Garrett has fought only two exhibition matches. There have been no winners or vicious attempts to knock the other guy's head off. In February, he's slated to participate in a third exhibition fight at the Ultimate Kickboxing and MMA Challenge, a charity event to benefit the Federal Law Enforcement Officers Association.
"There are a lot of promotions going around that I could get him a fight for," says Haddican, Garrett's electrician friend. "It's just finding the right one and the right crowd... As for finding the other fighter, we're not telling anyone to take a dive. We tell them to hit him, kick him, and punch him. We tell them to keep their guard up because he's gonna get ya. But we're not putting him in there in a full-on fight. It's just an exhibition."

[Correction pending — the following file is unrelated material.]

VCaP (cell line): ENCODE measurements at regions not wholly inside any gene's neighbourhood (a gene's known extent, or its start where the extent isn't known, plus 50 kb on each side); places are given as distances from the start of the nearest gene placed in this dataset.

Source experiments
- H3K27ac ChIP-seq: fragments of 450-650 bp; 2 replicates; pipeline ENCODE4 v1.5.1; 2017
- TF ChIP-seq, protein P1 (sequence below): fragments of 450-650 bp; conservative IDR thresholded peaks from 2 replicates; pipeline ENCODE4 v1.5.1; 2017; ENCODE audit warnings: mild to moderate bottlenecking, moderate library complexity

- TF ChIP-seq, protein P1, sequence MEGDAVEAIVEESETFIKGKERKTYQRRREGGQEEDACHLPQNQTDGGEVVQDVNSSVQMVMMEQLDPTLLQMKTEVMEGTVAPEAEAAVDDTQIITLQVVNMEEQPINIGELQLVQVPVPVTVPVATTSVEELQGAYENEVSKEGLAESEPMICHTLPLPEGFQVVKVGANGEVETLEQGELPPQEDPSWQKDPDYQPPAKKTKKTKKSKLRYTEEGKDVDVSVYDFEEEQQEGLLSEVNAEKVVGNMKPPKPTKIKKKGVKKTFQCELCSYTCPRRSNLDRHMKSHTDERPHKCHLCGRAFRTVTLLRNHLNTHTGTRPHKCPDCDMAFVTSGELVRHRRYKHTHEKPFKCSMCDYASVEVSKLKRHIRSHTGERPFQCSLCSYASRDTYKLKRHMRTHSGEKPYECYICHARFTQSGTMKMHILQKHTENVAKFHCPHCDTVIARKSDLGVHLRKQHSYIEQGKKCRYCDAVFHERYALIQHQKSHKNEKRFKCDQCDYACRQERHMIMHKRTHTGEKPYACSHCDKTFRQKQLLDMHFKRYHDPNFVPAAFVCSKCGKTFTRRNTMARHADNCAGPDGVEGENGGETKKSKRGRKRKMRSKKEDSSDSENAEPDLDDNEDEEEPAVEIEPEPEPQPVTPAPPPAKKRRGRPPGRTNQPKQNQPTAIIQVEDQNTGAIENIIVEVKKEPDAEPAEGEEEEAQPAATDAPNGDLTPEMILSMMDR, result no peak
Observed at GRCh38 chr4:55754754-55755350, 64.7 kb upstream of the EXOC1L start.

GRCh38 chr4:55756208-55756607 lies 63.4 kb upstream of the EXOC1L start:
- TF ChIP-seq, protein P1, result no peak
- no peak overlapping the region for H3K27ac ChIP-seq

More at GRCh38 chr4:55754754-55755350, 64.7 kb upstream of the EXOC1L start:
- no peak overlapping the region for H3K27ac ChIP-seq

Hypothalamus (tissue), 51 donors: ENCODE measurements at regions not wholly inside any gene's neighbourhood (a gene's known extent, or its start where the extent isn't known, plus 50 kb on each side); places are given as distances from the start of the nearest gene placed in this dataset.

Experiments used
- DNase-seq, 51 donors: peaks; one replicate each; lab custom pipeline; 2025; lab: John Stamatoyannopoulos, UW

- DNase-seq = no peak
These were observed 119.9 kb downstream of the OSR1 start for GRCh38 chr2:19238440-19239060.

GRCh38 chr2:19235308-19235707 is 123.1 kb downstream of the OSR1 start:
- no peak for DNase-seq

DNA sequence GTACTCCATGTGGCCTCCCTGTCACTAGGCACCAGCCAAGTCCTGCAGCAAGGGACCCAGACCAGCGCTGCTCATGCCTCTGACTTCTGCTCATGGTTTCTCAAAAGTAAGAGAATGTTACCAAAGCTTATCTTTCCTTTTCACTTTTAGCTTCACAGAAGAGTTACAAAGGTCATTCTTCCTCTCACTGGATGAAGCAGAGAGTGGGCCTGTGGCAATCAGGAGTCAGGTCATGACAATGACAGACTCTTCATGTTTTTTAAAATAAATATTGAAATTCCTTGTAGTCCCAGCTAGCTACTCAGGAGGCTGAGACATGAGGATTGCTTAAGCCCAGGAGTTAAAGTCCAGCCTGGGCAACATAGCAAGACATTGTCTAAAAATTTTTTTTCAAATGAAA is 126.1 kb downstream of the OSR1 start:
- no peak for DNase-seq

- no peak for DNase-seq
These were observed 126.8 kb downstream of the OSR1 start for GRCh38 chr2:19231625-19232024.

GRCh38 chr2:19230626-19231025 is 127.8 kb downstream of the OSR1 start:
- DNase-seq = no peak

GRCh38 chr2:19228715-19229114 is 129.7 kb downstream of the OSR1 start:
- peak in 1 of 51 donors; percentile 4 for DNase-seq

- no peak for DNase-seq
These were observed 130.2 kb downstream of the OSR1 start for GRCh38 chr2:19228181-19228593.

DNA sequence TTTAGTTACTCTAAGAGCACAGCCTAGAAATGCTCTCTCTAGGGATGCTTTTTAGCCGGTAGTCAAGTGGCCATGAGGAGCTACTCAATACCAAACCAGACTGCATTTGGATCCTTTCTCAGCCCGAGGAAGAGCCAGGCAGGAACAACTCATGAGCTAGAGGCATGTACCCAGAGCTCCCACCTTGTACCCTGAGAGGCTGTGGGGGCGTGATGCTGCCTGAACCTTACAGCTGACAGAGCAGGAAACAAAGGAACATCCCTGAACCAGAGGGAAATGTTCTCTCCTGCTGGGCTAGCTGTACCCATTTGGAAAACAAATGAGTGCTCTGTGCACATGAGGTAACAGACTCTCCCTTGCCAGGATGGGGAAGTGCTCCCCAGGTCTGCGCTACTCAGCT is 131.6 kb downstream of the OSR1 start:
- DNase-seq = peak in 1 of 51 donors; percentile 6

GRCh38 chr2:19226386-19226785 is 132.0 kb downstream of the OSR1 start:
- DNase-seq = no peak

In reality, Garrett will never make it as a professional. No matter how much time he spends in the gym, no matter how much weight he can bench-press, that one extra chromosome has imparted a permanent disadvantage.
"The issue with Garrett's fighting is this: reaction time," his dad says. "He's never going to have the reflexes that a regular kid is going to have... Our goal is just to get the word out and maybe we'll find some special-needs kids we can start training and have our own little Special Olympics for the kids who want to do this."
Still, pro or not, Garrett is already changing the world of mixed martial arts simply by doing what he's doing.